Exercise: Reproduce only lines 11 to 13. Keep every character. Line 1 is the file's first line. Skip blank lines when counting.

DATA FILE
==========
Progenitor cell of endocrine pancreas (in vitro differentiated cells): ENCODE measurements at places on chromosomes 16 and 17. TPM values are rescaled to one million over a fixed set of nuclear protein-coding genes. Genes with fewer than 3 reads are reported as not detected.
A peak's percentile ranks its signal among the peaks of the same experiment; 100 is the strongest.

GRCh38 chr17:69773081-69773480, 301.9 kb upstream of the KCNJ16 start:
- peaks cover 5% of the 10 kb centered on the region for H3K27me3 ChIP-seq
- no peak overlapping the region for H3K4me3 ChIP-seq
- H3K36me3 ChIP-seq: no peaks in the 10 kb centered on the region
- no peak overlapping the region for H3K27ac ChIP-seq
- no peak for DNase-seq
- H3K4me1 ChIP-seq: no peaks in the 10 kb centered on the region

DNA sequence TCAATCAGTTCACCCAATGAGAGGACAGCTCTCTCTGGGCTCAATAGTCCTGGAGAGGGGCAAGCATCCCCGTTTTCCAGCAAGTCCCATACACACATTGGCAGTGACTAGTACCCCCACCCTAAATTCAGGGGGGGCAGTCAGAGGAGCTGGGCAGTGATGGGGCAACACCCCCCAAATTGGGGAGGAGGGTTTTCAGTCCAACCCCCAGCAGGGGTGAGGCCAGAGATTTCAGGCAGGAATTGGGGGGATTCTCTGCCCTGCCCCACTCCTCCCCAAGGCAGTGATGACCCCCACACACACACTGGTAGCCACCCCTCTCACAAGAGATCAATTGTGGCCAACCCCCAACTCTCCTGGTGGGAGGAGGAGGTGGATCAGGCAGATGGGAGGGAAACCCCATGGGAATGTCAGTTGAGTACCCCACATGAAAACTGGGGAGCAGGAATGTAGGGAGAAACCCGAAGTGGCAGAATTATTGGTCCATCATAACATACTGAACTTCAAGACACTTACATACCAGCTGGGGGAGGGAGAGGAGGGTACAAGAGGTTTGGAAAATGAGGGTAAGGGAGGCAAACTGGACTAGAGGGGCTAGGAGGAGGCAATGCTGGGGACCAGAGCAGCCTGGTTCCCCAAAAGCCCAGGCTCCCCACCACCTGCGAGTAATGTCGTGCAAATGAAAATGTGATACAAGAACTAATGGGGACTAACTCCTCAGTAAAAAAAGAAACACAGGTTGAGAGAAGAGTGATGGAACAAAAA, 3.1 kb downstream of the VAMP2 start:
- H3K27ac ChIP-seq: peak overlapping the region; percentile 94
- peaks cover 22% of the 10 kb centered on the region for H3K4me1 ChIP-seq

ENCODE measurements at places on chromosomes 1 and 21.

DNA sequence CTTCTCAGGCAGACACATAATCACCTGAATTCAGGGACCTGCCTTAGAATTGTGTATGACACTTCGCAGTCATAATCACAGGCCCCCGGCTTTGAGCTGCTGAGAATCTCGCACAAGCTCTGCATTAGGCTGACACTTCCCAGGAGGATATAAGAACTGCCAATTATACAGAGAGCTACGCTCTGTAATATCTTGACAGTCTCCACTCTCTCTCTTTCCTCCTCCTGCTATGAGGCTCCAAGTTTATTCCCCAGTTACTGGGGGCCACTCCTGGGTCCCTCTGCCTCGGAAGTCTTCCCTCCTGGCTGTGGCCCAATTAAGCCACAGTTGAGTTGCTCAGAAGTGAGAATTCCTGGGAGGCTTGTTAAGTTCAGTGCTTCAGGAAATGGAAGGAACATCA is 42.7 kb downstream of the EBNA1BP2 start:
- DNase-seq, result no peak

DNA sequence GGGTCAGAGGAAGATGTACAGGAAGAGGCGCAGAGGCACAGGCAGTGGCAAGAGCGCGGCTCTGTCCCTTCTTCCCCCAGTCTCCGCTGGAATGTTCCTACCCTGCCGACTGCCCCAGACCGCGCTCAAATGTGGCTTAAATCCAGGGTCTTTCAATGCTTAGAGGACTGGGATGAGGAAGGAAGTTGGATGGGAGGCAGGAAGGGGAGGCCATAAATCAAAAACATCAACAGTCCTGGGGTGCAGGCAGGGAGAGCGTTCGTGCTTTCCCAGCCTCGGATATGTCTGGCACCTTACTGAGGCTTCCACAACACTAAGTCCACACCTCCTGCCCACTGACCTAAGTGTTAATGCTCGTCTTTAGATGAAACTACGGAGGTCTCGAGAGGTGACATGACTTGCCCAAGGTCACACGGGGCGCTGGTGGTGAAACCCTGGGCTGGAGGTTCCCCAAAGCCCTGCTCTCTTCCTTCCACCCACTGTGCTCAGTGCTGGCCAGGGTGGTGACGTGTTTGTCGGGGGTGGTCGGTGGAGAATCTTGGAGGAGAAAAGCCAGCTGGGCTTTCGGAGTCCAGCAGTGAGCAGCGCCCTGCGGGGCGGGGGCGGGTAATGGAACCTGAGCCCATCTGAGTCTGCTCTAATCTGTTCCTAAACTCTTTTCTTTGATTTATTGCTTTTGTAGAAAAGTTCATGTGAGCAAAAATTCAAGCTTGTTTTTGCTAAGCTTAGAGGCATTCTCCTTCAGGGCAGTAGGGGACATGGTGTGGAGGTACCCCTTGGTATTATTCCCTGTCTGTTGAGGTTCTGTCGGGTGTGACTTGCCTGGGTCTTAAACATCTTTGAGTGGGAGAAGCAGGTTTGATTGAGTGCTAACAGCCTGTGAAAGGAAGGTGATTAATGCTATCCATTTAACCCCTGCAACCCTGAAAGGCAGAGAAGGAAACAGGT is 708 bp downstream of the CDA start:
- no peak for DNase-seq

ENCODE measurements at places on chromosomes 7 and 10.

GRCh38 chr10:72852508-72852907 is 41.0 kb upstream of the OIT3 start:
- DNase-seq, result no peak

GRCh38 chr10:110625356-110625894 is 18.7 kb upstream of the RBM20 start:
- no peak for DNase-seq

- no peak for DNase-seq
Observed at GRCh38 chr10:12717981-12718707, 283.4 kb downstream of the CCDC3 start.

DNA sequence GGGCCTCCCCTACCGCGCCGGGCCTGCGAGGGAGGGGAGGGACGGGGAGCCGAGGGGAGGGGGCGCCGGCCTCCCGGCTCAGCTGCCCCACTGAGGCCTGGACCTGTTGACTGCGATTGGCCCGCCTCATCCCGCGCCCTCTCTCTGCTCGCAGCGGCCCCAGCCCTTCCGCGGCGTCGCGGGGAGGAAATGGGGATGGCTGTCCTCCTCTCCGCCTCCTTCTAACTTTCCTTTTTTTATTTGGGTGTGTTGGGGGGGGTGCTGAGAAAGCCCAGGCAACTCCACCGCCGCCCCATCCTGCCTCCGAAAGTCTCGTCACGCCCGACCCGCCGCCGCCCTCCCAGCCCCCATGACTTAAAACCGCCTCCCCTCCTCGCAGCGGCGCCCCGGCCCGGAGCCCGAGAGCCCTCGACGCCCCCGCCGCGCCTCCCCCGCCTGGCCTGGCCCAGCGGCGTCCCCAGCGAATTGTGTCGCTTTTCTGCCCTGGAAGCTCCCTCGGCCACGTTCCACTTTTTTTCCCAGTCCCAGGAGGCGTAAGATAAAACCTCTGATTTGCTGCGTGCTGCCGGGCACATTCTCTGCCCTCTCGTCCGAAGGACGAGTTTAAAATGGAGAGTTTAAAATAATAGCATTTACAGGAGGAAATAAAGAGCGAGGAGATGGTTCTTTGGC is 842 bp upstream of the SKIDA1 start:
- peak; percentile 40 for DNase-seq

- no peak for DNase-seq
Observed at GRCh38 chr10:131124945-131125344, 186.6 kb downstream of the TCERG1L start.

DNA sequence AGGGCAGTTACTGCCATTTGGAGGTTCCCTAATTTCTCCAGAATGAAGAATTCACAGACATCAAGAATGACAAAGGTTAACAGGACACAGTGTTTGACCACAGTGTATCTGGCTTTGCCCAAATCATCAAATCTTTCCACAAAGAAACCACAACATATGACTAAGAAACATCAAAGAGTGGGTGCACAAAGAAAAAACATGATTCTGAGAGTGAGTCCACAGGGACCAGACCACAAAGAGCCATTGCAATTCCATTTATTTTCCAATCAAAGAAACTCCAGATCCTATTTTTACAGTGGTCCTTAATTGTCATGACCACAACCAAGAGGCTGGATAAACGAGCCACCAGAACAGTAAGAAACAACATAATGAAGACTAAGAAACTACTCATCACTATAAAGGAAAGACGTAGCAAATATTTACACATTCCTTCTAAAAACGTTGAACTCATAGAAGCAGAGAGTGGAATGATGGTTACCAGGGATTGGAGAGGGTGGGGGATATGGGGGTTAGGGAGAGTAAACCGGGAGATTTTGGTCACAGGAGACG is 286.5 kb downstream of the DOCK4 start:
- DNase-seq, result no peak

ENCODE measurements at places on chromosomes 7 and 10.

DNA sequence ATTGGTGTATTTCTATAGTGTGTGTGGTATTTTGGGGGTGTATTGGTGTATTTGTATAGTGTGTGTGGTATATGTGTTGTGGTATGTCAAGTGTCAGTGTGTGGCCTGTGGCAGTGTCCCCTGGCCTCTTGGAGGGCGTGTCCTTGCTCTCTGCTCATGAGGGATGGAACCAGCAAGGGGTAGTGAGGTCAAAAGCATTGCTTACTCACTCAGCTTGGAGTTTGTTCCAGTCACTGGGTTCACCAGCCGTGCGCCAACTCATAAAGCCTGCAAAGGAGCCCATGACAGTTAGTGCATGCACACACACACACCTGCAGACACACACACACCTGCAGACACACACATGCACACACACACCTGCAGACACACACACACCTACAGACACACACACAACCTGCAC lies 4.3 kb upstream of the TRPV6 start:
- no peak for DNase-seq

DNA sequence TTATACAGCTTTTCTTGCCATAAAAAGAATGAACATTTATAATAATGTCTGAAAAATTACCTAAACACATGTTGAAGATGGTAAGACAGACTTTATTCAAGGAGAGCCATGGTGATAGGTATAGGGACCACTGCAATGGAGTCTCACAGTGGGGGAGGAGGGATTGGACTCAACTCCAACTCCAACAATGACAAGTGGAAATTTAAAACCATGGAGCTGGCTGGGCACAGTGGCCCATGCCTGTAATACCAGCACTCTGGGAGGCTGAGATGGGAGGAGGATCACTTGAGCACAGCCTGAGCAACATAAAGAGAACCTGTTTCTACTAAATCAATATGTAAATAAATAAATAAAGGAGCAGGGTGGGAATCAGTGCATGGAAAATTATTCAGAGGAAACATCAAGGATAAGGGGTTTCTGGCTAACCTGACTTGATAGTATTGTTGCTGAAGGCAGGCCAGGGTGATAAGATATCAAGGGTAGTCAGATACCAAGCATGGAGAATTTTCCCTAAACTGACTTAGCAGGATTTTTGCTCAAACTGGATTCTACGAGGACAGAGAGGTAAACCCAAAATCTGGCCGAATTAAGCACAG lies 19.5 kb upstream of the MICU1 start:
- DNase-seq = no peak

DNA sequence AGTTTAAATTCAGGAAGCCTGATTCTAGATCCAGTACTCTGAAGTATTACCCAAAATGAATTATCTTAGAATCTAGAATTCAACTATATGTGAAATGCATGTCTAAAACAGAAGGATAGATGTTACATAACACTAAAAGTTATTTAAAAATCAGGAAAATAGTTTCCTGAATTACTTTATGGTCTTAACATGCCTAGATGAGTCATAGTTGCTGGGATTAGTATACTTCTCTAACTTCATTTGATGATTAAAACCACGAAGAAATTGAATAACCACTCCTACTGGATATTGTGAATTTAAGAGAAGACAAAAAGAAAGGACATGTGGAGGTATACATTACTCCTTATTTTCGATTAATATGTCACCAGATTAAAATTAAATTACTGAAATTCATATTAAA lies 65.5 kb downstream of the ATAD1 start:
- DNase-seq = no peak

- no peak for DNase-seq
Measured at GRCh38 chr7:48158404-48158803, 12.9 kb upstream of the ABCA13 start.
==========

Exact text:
- H3K27ac ChIP-seq: peak overlapping the region; percentile 94
- peaks cover 22% of the 10 kb centered on the region for H3K4me1 ChIP-seq

ENCODE measurements at places on chromosomes 1 and 21.